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I'm an OCaml noob. I'm trying to figure out how to handle a comparison operator that's passed into a function.

My function just tries to pass in a comparison operator (=, <, >, etc.) and an int.

let myFunction comparison x = 
if (x (comparison) 10) then 

I was hoping that this code would evaluate to (if a "=" were passed in):

if (x = 10) then

However, this is not working. In particular, it thinks that x is a bool, as evidenced by this error message:

This expression has type 'a -> int -> bool
but an expression was expected of type int

How can I do what I'm trying to do?

On a side question, how could I have figured this out on my own so I don't have to rely on outside help from a forum? What good resources are available?

share|improve this question
Also note that once you have it in a variable, you cannot use them as inline operators. – Jeff Mercado Sep 26 '11 at 3:29
up vote 10 down vote accepted

Comparison operators like < and = are secretly two-parameter (binary) functions. To pass them as a parameter, you use the (<) notation. To use that parameter inside your function, you just treat it as function name:

let myFunction comp x = 
  if comp x 10 then 

printf "%d" (myFunction (<) 5);; (* prints 10 *)
share|improve this answer
For creating infix functions there are some limitations that are outlined here,… – nlucaroni Sep 26 '11 at 14:17
Accepted for giving the most simple, accurate solution. – Casey Patton Sep 26 '11 at 17:13

OCaml allows you to treat infix operators as identifiers by enclosing them in parentheses. This works not only for existing operators but for new ones that you want to define. They can appear as function names or even as parameters. They have to consist of symbol characters, and are given the precedence associated with their first character. So if you really wanted to, you could use infix notation for the comparison parameter of myFunction:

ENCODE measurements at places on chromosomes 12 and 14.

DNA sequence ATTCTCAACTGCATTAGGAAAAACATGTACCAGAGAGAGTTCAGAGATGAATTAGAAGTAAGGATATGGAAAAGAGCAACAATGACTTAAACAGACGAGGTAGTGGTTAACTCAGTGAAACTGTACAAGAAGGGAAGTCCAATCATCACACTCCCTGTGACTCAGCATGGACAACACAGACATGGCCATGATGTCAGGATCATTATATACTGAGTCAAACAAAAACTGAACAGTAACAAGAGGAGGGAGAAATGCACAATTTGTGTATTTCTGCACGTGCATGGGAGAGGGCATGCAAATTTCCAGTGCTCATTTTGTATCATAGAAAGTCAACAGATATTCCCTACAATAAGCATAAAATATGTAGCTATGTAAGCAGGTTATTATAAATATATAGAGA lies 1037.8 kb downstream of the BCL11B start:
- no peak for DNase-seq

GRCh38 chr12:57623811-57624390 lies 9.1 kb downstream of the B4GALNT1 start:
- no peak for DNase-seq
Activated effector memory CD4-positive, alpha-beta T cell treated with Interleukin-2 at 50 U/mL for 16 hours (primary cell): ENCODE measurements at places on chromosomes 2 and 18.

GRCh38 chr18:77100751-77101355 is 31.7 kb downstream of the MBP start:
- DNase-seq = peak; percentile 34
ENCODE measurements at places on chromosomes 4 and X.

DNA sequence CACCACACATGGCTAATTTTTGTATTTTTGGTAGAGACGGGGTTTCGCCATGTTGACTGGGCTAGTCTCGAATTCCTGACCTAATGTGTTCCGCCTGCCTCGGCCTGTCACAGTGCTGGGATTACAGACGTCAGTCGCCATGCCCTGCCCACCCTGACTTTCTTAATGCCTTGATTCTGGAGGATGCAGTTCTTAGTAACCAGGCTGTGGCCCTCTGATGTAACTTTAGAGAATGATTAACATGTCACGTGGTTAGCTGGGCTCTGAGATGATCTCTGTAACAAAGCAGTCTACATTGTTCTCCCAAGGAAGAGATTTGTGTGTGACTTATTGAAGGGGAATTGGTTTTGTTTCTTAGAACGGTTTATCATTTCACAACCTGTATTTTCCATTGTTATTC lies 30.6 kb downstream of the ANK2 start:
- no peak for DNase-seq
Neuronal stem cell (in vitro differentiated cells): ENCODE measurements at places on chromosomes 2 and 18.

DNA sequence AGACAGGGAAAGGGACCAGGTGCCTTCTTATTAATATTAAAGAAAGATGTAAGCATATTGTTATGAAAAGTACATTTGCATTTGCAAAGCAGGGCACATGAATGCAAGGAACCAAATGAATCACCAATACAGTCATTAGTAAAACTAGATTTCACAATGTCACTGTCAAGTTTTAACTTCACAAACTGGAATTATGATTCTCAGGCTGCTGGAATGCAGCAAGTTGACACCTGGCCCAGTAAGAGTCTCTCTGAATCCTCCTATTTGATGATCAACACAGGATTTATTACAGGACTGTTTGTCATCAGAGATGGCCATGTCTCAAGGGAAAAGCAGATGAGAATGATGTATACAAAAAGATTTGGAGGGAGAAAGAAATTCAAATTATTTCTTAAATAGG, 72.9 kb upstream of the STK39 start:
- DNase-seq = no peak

Objective Caml version 3.12.0
# let myFunction (@) x =
      x @ 10;;
val myFunction : ('a -> int -> 'b) -> 'a -> 'b = <fun>
# myFunction (<) 5;;
- : bool = true
# myFunction (<) 11;;
- : bool = false
# myFunction (=) 10;;
- : bool = true
# myFunction (+) 14;;
- : int = 24

(It's not clear this makes myFunction any easier to read. I think definition of new infix operators should be done sparingly.)

To answer your side question, lots of OCaml resources are listed on this other StackOverflow page:

OCaml resources?

share|improve this answer

Several possibilities:

Use a new definition to redefine your comparison operator:

let myFunction comparison x =
  let (@) x y = comparison x y in
  if (x @ 10) then 

You could also pass the @ directly without the extra definition.

As another solution you can use some helper functions to define what you need:

let (/*) x f = f x
let (*/) f x = f x

let myFunction comparison x =
  if x /* comparison */ 10 then
share|improve this answer
Another note: The helper function I defined for this are already available if you use Batteries as |> and <| in the BatStd module. All in all Batteries often makes your life a lot simpler for such tasks. – LiKao Sep 26 '11 at 9:42

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